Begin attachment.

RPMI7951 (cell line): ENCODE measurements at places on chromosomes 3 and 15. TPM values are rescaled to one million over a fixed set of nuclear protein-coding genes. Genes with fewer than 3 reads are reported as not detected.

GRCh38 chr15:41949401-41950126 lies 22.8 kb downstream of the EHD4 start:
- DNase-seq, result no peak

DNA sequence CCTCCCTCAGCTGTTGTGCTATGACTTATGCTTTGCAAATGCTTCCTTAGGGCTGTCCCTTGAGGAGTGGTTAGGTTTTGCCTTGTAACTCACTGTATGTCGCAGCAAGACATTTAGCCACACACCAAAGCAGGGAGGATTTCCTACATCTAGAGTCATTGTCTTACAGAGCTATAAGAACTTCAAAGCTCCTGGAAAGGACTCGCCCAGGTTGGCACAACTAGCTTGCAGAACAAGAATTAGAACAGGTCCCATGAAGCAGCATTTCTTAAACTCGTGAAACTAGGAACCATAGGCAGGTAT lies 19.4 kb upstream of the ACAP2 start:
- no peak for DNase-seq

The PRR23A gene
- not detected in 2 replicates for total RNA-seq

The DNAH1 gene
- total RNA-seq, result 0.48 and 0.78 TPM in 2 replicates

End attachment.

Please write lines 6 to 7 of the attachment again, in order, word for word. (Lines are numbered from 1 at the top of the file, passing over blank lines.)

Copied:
The PRR23A gene
- not detected in 2 replicates for total RNA-seq